Mental health issues surface as high school athletes cope without sports during the pandemic

Last March, Catholic High athletic director Lyndsey Boyce gathered all the Crusader athletes together.

She wanted to talk to them about COVID-19 and a possible time schedule about when they could return to the field and courts.

“I gathered them all in the bleachers outside and I said, ‘Listen guys, everybody is saying two weeks, but I’m going to be honest, I think it’s going to be a little bit longer,” Boyce recalled. “But we’re going to be back out here.”

That was six months ago.

At public schools around Hampton Roads and the state, students still aren’t back in school.

Some private schools, including Catholic, have welcomed students back on campus but under strict guidelines.

Athletes have been able to condition and lift weights under social distancing. But there won’t be any organized practices or games in the Tidewater Conference for several months. The conference will hold winter sports from Nov. 9-Jan. 30, fall sports from Feb. 1-March 27 and spring sports from March 29-May 22.

“If you would have told me that we wouldn’t be back on the field until almost 2021,” Boyce said, “I would have been like, ‘You’re crazy.’”

She thought she would have hosted tournaments this summer for spring athletes and definitely been back on the fields and courts this fall.

“I keep telling the kids that this is temporary, and it seems to be heading in a positive direction, but I’ve broken a lot of promises to them since March,” she said. “The longer they are under these restrictions, the greater the ripple effects that this will have on our kids.”

A recent survey of high school athletes across the nation suggests that the cancellation of youth sports since the beginning of the COVID-19 pandemic has taken a significant toll on their mental health.

The study, completed by a team of physicians, child health experts and researchers from UW Health and the University of Wisconsin School of Medicine and Public Health, found that approximately 68 percent of the 3,243 student-athletes surveyed reported feelings of anxiety and depression at levels that would typically require medical intervention – that’s up 37 percent from past research studies.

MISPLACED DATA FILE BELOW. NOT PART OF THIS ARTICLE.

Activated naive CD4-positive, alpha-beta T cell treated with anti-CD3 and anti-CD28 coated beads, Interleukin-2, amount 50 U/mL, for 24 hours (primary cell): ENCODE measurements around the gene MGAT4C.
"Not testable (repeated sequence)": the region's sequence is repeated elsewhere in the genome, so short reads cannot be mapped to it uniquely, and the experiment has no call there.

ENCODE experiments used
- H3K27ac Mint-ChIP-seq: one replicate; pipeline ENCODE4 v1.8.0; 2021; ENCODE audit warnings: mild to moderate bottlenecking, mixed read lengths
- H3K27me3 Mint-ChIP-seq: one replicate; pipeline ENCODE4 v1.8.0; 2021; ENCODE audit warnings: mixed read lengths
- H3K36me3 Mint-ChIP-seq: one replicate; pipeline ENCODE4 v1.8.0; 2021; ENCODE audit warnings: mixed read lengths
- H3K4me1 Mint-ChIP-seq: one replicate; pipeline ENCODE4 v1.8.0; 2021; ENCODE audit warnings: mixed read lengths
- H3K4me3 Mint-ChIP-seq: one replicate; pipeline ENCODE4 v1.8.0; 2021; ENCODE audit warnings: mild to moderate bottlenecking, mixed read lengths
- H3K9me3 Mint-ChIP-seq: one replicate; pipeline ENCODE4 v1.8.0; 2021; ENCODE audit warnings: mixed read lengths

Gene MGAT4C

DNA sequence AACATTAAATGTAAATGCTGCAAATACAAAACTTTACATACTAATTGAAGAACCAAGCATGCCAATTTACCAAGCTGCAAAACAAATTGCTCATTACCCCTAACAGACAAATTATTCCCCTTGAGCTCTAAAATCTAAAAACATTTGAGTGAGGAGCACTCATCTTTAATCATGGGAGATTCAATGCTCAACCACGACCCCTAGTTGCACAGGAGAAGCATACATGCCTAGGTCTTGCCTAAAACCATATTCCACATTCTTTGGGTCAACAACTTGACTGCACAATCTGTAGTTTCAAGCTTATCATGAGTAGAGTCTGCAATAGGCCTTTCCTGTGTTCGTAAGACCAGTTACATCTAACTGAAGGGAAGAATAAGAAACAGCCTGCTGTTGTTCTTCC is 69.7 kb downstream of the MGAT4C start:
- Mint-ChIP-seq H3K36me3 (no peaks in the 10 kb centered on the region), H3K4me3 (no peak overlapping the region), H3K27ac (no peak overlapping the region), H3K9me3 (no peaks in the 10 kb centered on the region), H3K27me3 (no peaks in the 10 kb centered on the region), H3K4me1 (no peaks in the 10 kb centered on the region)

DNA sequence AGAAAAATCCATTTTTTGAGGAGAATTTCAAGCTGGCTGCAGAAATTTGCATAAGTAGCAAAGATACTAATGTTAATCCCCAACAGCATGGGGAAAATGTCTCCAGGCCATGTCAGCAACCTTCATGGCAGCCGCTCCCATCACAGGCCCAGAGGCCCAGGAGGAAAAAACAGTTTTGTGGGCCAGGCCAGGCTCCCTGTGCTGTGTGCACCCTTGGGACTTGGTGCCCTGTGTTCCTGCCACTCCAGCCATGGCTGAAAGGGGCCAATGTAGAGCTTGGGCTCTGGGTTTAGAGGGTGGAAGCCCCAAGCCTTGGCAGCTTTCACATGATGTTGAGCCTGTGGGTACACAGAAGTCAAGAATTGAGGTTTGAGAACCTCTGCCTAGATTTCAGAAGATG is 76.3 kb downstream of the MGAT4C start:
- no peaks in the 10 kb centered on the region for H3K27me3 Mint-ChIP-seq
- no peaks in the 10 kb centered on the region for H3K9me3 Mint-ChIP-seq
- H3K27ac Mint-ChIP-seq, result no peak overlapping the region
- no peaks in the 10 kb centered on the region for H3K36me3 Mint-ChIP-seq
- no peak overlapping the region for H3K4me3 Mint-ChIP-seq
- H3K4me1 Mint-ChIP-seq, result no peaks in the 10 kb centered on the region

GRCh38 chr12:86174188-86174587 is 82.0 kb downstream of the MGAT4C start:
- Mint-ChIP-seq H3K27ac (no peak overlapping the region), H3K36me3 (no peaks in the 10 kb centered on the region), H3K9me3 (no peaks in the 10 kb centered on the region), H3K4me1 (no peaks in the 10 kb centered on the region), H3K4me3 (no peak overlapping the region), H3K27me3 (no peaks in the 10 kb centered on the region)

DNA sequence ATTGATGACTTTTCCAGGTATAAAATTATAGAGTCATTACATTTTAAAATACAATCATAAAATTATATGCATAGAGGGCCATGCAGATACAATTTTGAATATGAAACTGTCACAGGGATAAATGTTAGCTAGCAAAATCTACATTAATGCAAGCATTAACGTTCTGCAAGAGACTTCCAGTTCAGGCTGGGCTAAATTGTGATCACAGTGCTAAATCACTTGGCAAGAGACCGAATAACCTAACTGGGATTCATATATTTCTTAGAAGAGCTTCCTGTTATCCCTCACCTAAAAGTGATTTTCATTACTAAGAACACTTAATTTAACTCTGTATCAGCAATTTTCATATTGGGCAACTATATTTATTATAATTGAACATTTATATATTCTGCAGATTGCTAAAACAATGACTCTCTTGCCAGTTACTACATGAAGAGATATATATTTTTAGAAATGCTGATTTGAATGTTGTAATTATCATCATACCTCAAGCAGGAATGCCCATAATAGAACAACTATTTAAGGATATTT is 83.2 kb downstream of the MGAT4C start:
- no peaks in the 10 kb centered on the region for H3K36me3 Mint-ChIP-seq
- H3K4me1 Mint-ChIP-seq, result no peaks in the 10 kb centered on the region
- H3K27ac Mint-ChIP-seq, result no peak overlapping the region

The study also reported that physical activity levels were 50 percent lower than they were for kids prior to the pandemic and that quality-of-life scores were lower than researchers had ever found in similar studies.

Boyce isn’t surprised by the results. She’s seen first-hand how no sports has affected the athletes.

“I’ve no doubt seen a huge difference in the overall mental health and demeanor of these kids since (COVID-19) started,” she said. “They are out of shape-physically and emotionally, and hanging by a thread spiritually. If we’re not just as concerned about the mental health of these student-athletes as we are about COVID, then shame on us.”

Her daughter, Kennedy, is a freshman at Catholic and will play field hockey and lacrosse.

“I see how it’s affected my kid and she’s easy going,” she said. “I just noticed a difference in her not being able to be out there with her team and trying to make new friends as a freshman.”

Catholic senior Joey Kagel said he’ll never forget how he and his teammates felt when they learned the Crusaders would not be playing football this fall.

“Finding out our season was postponed crushed the team,” said Kagel, a lineman. “The best thing for us, though, is having each other and sticking together as a team even though we are training for over a year, preparing for a season that is still not guaranteed to happen.

“As a captain,” he continued, “I have had to calm down my teammate’s fears about the season, even though I do not even have any idea what is going on.”

Dr. Adela Roxas said all of these feelings of stress, anxiety and fear are expected.

Roxas is a licensed clinical, sport and performance psychologist who has a private practice in Virginia Beach. She works with many middle school, high school and college athletes. She also works with professional athletes.